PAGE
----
Education-Based Programs

Although several theories based on the tenets of the Trait Leadership framework suggest that leaders are born and not made, the current standpoint suggests that the exact opposite is true. Thus, several approaches toward building leaders and managers have been devised accordingly based on the corresponding theoretical tenets.

Creating opportunities for developing leadership skills is the most obvious yet also the most efficient strategy for creating leaders in the workplace. Specifically, one will need to delegate responsibilities to staff members more often and assign relevant tasks to team members so that they could explore their leadership potential.

Education-based programs are the most common tools for developing leaders and managers. Education-based programs provide participants with the required theoretical knowledge, offer sufficient training, and create a potential for future development of skills. However, education-based approaches typically lack the practical aspect, thus failing to help participants to see how theory transforms into action.

Job Rotation

Job rotation is another tool typically used for developing leaders and managers. Also representing a very effective cost saving technique, job rotation allows familiarizing staff members with new roles and responsibilities, thus expanding their knowledge of the leadership function and the key processes within an organization. However, job rotation also requires training so that staff members could build the required skill set fast enough.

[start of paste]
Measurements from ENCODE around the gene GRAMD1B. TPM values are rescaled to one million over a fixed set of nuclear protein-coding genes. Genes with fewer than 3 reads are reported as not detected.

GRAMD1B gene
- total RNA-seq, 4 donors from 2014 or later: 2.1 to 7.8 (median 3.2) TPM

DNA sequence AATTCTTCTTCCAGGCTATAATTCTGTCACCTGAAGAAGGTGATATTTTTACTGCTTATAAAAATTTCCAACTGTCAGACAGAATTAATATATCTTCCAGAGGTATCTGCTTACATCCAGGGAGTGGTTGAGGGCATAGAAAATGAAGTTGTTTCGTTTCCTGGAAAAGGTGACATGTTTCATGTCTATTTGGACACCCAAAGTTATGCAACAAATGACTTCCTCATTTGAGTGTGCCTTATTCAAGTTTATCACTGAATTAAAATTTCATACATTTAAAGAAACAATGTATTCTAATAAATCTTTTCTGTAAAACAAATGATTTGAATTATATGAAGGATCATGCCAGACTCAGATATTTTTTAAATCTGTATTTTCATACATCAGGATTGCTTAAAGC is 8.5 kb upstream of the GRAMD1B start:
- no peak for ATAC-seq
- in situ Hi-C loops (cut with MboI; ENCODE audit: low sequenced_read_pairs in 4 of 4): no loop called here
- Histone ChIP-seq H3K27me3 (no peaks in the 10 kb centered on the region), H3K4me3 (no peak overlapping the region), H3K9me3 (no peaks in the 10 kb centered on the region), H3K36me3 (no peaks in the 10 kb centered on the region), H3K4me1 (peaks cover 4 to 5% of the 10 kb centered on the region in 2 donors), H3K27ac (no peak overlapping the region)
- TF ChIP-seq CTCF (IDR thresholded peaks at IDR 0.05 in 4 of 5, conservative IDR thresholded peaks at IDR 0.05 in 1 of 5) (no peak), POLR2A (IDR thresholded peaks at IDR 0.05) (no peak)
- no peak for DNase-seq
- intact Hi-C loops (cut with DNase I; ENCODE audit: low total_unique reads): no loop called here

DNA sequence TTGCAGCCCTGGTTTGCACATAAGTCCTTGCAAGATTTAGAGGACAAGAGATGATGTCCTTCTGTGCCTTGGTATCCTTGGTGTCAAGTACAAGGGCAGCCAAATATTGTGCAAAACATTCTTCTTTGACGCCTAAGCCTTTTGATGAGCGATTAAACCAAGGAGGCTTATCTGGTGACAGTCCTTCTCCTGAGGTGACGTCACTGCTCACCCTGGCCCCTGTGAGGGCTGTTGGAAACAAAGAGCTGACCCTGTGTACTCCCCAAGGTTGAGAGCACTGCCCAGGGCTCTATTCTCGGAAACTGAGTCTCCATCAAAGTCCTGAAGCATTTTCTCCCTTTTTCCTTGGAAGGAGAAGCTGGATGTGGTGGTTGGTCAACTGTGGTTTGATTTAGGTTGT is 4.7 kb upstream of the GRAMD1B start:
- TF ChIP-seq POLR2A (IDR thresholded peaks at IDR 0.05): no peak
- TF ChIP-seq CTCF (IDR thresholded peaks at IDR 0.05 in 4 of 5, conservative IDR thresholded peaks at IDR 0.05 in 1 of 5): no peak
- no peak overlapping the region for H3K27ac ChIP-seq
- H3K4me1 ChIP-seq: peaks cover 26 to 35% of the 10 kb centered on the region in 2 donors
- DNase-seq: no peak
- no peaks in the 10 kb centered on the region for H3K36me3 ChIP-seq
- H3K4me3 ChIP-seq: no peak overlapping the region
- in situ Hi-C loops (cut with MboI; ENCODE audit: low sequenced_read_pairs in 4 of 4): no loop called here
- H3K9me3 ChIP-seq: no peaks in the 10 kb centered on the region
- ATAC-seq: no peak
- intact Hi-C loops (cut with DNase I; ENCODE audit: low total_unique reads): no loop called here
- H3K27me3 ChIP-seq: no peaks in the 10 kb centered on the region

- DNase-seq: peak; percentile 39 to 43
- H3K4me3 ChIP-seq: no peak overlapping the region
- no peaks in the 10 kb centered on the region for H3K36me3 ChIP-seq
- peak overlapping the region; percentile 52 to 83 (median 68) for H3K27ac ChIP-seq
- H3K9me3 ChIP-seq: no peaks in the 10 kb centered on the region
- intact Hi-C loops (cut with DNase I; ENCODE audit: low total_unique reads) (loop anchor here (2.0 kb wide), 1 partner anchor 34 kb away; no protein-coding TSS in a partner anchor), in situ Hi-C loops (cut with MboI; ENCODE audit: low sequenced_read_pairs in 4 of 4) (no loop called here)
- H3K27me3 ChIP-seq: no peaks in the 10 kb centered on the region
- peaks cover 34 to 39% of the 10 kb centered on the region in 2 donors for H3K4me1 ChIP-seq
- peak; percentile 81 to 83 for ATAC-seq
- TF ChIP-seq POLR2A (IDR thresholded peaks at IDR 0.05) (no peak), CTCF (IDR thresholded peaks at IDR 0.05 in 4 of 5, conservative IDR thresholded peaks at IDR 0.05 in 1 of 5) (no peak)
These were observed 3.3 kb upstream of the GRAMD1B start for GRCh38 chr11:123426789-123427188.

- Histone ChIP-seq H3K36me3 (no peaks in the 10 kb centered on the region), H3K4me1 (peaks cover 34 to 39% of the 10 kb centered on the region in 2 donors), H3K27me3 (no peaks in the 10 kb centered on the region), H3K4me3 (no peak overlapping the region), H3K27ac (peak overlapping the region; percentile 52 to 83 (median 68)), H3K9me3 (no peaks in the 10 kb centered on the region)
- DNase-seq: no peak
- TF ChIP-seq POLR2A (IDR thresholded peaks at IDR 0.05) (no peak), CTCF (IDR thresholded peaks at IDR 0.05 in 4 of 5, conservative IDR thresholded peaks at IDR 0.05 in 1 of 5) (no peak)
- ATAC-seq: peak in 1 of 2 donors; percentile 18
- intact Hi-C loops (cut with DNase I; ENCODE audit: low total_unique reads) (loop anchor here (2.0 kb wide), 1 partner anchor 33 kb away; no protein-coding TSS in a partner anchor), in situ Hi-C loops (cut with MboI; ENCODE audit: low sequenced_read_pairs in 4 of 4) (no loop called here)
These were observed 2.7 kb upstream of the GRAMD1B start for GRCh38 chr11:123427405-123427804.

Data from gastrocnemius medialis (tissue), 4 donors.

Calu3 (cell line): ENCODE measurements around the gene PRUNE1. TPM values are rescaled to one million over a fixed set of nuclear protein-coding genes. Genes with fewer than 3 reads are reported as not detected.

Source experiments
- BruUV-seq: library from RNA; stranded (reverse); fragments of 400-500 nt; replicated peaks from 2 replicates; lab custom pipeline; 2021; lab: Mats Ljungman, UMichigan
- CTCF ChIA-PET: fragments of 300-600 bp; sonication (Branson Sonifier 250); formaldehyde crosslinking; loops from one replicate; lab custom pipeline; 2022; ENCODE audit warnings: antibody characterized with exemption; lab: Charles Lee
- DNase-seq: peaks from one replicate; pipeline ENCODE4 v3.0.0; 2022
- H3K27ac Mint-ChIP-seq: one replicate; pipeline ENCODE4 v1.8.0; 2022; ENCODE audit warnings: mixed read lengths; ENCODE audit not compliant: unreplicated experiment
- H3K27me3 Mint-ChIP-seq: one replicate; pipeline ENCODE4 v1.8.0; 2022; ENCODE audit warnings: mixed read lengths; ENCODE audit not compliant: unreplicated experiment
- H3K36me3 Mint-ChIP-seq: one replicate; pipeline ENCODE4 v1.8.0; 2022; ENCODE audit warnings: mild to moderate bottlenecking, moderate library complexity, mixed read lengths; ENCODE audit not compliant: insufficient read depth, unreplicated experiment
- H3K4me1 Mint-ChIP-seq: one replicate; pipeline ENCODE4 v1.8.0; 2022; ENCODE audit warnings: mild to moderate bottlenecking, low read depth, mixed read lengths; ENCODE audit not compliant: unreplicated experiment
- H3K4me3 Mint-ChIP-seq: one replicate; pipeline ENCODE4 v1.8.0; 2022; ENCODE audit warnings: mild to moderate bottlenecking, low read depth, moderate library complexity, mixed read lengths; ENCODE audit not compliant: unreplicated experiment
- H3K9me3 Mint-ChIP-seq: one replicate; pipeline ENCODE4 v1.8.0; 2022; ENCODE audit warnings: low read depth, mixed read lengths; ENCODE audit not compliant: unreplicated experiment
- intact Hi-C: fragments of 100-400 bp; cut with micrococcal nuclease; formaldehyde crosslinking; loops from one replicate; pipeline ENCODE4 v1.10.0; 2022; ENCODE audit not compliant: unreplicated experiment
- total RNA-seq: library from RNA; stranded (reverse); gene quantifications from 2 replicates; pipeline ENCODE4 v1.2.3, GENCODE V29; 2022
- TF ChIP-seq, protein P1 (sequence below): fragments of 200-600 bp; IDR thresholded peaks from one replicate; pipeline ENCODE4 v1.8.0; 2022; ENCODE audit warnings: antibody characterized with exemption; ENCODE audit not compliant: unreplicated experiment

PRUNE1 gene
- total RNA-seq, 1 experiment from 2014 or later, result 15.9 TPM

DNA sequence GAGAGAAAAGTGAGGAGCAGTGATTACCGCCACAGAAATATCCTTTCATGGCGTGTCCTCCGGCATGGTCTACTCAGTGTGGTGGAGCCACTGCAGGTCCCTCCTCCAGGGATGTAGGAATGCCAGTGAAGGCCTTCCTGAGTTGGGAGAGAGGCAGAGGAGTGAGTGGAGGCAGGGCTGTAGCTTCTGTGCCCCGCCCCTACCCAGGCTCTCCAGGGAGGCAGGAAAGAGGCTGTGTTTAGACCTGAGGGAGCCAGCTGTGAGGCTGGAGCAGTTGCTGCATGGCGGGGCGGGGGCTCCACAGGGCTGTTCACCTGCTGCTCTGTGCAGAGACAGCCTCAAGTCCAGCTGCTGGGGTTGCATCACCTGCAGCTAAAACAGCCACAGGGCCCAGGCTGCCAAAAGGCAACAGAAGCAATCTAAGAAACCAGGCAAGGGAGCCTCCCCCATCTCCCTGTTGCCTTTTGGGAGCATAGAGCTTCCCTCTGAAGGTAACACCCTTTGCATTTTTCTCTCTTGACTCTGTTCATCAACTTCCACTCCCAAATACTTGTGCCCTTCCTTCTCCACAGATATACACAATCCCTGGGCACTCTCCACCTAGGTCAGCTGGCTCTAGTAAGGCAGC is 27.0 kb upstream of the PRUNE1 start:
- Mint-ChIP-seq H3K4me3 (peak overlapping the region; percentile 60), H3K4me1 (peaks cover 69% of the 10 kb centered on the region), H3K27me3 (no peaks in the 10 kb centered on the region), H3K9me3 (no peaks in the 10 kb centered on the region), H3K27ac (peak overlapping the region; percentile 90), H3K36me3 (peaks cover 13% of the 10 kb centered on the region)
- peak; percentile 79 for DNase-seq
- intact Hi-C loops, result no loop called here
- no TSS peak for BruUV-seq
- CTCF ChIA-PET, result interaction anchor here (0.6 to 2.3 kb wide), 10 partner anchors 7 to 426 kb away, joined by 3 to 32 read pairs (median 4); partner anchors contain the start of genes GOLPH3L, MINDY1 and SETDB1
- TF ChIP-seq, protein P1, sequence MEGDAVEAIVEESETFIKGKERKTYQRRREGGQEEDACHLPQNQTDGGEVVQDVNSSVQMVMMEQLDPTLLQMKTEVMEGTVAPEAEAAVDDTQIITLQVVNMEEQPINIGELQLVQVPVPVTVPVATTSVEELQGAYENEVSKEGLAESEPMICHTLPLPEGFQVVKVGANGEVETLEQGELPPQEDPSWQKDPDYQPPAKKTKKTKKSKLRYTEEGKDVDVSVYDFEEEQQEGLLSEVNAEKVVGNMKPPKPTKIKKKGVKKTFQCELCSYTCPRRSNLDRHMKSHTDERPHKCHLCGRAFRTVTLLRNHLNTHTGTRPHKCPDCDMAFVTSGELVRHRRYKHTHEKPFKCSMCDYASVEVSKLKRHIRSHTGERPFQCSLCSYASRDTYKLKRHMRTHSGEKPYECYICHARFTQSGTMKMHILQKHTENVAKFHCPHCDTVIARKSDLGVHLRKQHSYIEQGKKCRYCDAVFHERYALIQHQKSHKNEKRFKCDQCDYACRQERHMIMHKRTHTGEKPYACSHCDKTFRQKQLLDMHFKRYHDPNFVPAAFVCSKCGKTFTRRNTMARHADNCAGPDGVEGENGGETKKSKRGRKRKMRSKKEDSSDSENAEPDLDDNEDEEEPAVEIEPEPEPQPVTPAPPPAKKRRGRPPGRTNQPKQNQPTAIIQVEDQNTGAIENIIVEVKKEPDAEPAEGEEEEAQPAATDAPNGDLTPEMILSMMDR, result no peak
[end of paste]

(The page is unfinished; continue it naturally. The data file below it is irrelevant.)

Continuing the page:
Another framework for building leadership and management skills, coaching provides a plethora of opportunities for building the skills of a leader or a manager. Coaching provides close supervision of a manager or a leader’s progress, allowing the participants to receive detailed feedback. However, coaching is a very time-consuming process, which is a definite disadvantage.


Finally, mentoring deserves to be listed as one of the key strategies for promoting leadership and management skills development. Mentoring allows one to gain a sense of how organizational culture can be built. However, mentoring may also lead to a mentee accepting the proposed direction without adjusting it to their specific characteristic. Thus, the developed leadership or management framework may prove inefficient.

Example 1: L&D and Professional Growth (from Both Leadership and Managerial Perspectives)

The significance of the Learning and Development (L&D) function has increased exponentially since the recent discovery of the role that effective talent management has on a company’s competitive advantage. For leadership, the focus on the L&D function is instrumental since it allows staff members to develop the urge to continue their professional development and gain new competencies. For example, in the scenario where a company focuses on innovation and effective talent management, the focus on continuous improvement and the development of professional qualities that leadership strives to encourage, such as self-directed learning, responsibility, and professionalism, become possible.

Example 2: L&D and Employee Engagement as a Crucial Aspect of the Managerial Function